Oh, did I also mention we have a Premier League football club?
It’s about a matchday full of good old fashioned northern values.
It’s about a smile, a cracking pint and proper football talk. Does tha’ want pie and peas, cock?
It’s about that Lancastrian sense of humour (and humility) that money can’t buy. I mean, where else can you call people ‘cock’ as a term of endearment?
It’s about the Ginger Mourinho. The finest manager this club has had for many a year. Football man, town man. An ambassador for us in every sense. A man who will forever be held in our highest esteem. He will never have to buy a pint again.
Talented artists like Graffia Studio are capturing the mood and taking us a long way from jokes about flat caps and whippets.
It’s about supporting our football club being a way of life. Those lucky few who get to wear the claret and blue shirt represent all of us. The club are the town team. Their success is our success. Come and see it, believe me, we are together.
It’s about encouraging our youngsters to support our local team too. Even if, sometimes, hope is all we’ve got to offer them.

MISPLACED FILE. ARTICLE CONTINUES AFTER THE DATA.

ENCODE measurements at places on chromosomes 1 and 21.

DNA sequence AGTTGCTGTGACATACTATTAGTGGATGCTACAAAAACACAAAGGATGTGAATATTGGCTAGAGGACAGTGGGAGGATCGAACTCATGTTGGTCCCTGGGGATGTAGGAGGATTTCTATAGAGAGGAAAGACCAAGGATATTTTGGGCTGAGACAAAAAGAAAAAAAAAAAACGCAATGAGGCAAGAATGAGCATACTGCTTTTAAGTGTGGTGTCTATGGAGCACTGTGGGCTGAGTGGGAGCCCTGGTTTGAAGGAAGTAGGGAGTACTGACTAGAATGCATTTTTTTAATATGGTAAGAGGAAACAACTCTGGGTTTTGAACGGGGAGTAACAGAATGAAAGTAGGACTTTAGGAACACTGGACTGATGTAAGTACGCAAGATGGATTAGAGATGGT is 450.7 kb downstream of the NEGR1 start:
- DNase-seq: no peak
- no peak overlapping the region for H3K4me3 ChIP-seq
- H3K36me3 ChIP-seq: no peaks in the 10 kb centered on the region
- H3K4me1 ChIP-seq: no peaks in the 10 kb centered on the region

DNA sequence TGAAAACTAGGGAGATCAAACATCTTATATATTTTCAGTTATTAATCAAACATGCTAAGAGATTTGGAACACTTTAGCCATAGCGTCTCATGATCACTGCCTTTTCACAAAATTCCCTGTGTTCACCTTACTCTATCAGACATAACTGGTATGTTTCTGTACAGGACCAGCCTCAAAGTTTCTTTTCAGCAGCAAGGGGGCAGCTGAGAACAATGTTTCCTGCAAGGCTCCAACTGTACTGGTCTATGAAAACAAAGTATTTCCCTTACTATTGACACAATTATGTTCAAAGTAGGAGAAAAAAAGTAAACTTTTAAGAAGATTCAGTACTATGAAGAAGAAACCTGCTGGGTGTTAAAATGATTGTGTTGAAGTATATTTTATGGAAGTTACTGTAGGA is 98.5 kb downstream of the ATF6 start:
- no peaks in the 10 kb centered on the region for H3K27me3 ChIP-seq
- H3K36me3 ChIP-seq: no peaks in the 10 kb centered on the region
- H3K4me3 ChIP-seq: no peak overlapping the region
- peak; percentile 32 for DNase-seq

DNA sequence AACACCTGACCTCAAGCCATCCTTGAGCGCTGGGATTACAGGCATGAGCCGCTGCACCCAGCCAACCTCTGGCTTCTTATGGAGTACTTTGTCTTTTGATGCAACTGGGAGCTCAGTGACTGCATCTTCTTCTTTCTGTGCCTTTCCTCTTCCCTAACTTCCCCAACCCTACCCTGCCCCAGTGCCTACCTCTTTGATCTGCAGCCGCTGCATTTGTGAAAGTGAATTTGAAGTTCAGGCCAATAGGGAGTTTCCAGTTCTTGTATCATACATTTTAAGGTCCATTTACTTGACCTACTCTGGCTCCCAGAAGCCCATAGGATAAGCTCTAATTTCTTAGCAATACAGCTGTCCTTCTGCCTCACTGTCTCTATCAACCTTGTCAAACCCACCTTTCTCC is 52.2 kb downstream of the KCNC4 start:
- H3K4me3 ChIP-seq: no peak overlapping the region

It’s about being hooked, and then that hope never leaving you.
It’s about looking after your own. It’s about seeing a claret and blue shirt and knowing they’re ‘alreyt’. Whether it’s Bertie Bee, Phil Bird, Sean Dyche or the Claret in the seat next to you.
It’s about us all being in this one together.
It’s about the best view in football.
It’s about being able to see your nan’s house from the back of a Premier League football ground (street furthest right, just above the tree).
It’s about this being so much more than a concrete bank with an asbestos roof.
It’s about Bertie Mee saying to Bill Shankly: “Have you heard of the North Bank Highbury?”. Shanks said: “No, I don’t think so, but I’ve heard of the Longside, Burnley….”
It’s about your lads walking out when the Turf is full. Claret shirt with Blue Sleeves.
It’s about the Cricket Field end bringing the spirit of the Longside back to life.
It’s about the PA announcer saying: “Burnley fans, THIS IS YOUR TEAM,” and you feeling every bloody word.
It’s about the cheers given to every member of the starting XI, personally.